By Caroleine James
Wrangell Sentinel 

James Leslie brews up plans for a bespoke beer flavor in Wrangell

 

October 11, 2023 | View PDF



Wrangell may soon be home to its own unique variety of beer.

James Leslie of Alaska Waters has plans to open the town’s first brewery in a century, and though he still has plenty of permitting hurdles left to clear, the borough assembly had no objection to his state brewery license at its Sept. 26 meeting. He hopes to start brewing in winter of next year at the very earliest.

Opening a brewery “has always been bouncing around in my head,” said Leslie. “I’ve messed around with brewing a little bit. It would be cool if there was a brewery here in Wrangell.”

The long-term plan includes patio seating outside of 56° North, where the driftwood moose sculpture is currently located, a brewery in the storage space at the back of the building and, eventually, a canning facility. The business could hold a beer garden during the Fourth of July and distribute its product to local restaurants and bars.

“I think it would be a good thing for Wrangell to have its own flavor,” Leslie said.

He’s a longtime casual fan of the art of beer-making — his mother dabbled in brewing when he was younger and whenever he travels to a new town, he likes to check out its local beverage offerings.

After working through the substantial amounts of paperwork required to serve alcohol on Alaska Waters jet boat tours, he decided he might as well “go for the stars and see how far we can get this” by applying for a brewery license as well.

Making beer in-house would allow him to provide wintertime work for his seasonal tour employees and serve his own brews to tourists on jet boats.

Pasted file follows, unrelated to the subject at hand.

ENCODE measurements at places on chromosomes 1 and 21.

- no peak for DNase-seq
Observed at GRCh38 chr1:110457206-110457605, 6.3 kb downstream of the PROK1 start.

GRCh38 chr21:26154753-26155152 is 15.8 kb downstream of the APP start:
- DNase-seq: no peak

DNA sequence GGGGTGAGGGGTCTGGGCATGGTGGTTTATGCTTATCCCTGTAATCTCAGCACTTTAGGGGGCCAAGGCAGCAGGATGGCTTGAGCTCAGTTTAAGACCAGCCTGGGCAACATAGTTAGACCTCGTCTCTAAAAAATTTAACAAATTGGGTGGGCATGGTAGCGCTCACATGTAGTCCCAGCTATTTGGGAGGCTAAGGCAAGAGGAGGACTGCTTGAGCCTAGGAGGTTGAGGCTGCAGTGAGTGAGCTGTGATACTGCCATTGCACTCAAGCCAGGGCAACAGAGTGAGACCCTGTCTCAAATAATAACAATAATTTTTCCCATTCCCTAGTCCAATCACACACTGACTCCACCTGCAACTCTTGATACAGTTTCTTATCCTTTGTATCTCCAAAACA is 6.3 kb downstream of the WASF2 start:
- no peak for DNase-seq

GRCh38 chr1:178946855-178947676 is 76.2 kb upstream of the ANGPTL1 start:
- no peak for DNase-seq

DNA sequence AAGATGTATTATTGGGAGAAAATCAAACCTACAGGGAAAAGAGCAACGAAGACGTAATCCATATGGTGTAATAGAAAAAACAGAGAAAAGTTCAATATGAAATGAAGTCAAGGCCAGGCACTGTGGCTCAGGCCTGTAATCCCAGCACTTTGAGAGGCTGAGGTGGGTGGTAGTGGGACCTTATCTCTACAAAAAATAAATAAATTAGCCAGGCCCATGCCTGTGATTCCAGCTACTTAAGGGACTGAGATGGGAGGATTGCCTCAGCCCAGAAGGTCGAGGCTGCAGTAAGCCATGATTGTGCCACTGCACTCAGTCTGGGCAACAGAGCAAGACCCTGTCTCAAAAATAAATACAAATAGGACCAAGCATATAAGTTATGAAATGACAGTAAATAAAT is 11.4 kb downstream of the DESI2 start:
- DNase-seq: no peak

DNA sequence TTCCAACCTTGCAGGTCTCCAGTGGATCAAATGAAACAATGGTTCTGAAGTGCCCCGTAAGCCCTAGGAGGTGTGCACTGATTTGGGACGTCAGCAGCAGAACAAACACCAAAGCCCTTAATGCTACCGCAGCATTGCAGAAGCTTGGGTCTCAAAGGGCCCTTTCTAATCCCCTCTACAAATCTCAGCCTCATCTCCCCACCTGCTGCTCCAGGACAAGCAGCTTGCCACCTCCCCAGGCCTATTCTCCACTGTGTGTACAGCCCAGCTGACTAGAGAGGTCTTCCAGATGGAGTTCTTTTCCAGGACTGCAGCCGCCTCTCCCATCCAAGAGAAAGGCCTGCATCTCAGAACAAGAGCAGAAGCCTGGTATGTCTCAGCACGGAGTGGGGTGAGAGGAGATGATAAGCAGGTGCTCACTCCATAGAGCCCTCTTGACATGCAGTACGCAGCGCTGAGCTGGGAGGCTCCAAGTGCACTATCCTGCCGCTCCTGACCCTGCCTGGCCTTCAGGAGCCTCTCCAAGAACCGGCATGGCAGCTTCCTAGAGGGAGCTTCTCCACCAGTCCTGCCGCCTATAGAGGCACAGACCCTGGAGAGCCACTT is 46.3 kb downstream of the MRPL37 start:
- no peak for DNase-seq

The name of the establishment is still to be determined, but Leslie is tentatively considering “The Sand Bar,” which evokes the Stikine River Delta.

The lengthy permitting process isn’t the only thing delaying the business’s potential start date. Perfecting the product will also take time. “I’m capable of making beer,” Leslie said, “but I need to learn how to make good beer.”

Given enough practice and enough taste testers willing to provide candid criticism, he’s confident that he’ll be able to produce a beverage that will do the community proud. “Wrangell is a great place to start a brewery because people will give me honest feedback,” he said. In a small town that values a good brew, it will be impossible not to find out if his work is below par.

After his state permits clear, Leslie’s will start modifying the room at the back of 56° North to hold the facility and start moving in brewing equipment. The renovations that will be required are “all totally doable, it’s just not going to happen overnight,” he said. “As soon as I get the OK from the state – and I just got the okay from the city — then I’ll start putting some money into the actual infrastructure.”

 

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